The Papacy and the Passion of the Church

    Have the Gates of Hell prevailed?

    The Impossibility of Judging or Deposing a True Pope

    Now What?

  3. poapratensis

    It is important to realize the Pope is judged by no man, cannot be deposed by any number of men, but God, who is the true head of the Church can, and does, automatically, because the sins of heresy, schism, and apostasy sever one’s membership in the church. What is not a member cannot be the head.

  4. Alexander Krawczyk

    To add to what others have mentioned, one must have valid Holy Orders before assuming the papacy. Correct me if wrong NovusOrdoWatch, but Bergoglio has neither a true priesthood nor episcopal consecration.

    • Tom A.

      I think it is proper to say Bergolio’s Orders are doubtful vs invalid. I believe only a true Pope can pronounce them invalid. The past teaching of the Church cause grave doubt as to the invalidity of V2 sacraments but it is not for anyone but a true Pope to pronounce them invalid. Either way however, we should avoid them due to the doubt.

      • poapratensis

        Tom A. it is my understanding that you are correct. In fact, the only way absloute certitude can be arrived at in the present time is when a true Pope teaches (and this would include through an ecumenical council), as it is the only post-revelatory teaching divinely protected. However, it is important to recognize that absolute certitude is not needed to act, only moral certitude is, which has a much lower, but still high, threshold.

        I think most traditionalists (sedeplenists who “resist” or “sift”) go awry demanding absolute certitude before they are willing to admit the sedevacantist hypothesis, and in so doing, they basically mangle Catholic teaching on the Papacy. Also, we are instructed by Our Lord to flee from false shepherds. If Bergoglio isn’t a false shepherd, who is? And I ask the sedeplensits, how is it that the Pope can be a false shepherd? This would make Christ a negligent liar, which is impossible.

        Yet I also think some sedevacatists go awry in demanding assent to some version of sedevacantist hypothesis (usually whatever their favorite is) when we all know that it is only a hypothesis that lacks a level of certitude sufficient to bind. It certainly is enough to act, and I do, but I would never say that a sedeplenist is not Catholic, should not take communion, etc.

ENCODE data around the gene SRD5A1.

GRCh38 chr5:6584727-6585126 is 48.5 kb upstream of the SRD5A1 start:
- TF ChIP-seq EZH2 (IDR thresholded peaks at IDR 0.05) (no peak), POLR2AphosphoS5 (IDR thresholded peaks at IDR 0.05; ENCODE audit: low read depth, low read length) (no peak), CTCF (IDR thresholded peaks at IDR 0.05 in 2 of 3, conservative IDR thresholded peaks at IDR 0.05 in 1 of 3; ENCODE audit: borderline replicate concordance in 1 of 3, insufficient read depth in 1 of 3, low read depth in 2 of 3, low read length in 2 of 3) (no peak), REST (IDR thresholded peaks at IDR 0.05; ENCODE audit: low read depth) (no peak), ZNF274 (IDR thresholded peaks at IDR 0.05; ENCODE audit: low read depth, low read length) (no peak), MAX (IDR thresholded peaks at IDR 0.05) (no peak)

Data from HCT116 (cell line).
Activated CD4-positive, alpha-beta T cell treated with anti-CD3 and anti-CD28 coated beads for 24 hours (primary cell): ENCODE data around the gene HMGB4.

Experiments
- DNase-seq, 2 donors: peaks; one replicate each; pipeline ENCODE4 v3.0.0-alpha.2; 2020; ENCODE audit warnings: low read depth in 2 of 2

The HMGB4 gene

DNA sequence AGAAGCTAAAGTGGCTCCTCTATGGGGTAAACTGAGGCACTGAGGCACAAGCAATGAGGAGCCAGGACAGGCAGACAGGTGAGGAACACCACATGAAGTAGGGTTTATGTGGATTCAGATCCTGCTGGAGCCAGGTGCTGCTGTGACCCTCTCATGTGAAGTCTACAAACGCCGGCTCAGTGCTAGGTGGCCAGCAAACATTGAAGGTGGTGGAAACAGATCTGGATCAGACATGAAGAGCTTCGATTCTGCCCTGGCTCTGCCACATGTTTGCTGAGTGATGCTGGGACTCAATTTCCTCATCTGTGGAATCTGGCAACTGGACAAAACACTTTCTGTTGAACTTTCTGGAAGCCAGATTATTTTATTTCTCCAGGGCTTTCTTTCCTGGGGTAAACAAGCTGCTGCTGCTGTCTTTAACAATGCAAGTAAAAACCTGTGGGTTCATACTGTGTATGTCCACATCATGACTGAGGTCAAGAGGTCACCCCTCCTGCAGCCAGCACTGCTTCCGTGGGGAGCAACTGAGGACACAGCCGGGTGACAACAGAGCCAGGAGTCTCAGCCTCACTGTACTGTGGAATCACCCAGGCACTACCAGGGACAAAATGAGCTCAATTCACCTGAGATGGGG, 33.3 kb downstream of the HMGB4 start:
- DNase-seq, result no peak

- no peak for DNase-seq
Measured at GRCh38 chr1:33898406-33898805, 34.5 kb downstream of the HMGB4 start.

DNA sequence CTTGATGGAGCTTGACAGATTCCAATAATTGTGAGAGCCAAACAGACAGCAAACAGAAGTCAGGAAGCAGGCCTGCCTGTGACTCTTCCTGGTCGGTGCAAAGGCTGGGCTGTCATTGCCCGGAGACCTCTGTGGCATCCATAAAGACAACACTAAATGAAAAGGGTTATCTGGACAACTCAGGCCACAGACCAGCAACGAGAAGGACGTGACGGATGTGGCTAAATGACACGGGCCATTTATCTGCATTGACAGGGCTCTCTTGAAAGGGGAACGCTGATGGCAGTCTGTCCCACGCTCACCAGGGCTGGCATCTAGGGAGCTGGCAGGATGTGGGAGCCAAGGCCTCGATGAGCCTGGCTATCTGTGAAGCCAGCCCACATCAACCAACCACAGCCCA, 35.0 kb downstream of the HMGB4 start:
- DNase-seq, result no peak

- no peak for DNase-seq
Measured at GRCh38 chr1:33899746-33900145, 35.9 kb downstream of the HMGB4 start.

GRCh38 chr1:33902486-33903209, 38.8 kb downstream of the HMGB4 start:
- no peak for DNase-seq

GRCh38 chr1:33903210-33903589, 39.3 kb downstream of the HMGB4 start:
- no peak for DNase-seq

Likewise, I hold bishops consecrated in the New Rite to be doubtful as well as the priests ordained by them, but I would never say I know that they are not bishops/priests, or go about putting air quotes or deleting their honorifics as the editor of NOW does and some sedevacantists do. In the history of the church, the threshold for validity has been quite low at times. But, it’s better safe than sorry as I look at it, and it’s the reason why I seek out priests that are certainly valid weather they be sedeplenist or sedevacantist. A priest’s opinion on the hypothesis doesn’t affect the validity of his priesthood as far as I know.

        • Tom A.

          Well said, many good faithful traditonal minded Catholics refuse to even consider sedevacantism because they fail to make a distinction between moral and absolute certitude. Every day the NO church seems to reinforce my doubt and it has led me to act. I do have a question for you though, do you think its proper or disrespectful to put honorifics of modernists in quotation marks? This doesnt delete the honorific but it does draw attention to the matter.

          • poapratensis

            I don’t think it is disrespectful per se, since I think it is most likely true, but I do think it can be needlessly antagonistic and offensive. I feel the matter is best expressed with the necessary distinctions regarding certitude, too.

  5. Dum Spiro Spero

    Pius XII commits a serious omission in Humani Generis concerning the corporal evolution.
    The Council of Lateran (1215, also recorded in Vatican I) states dogmatically: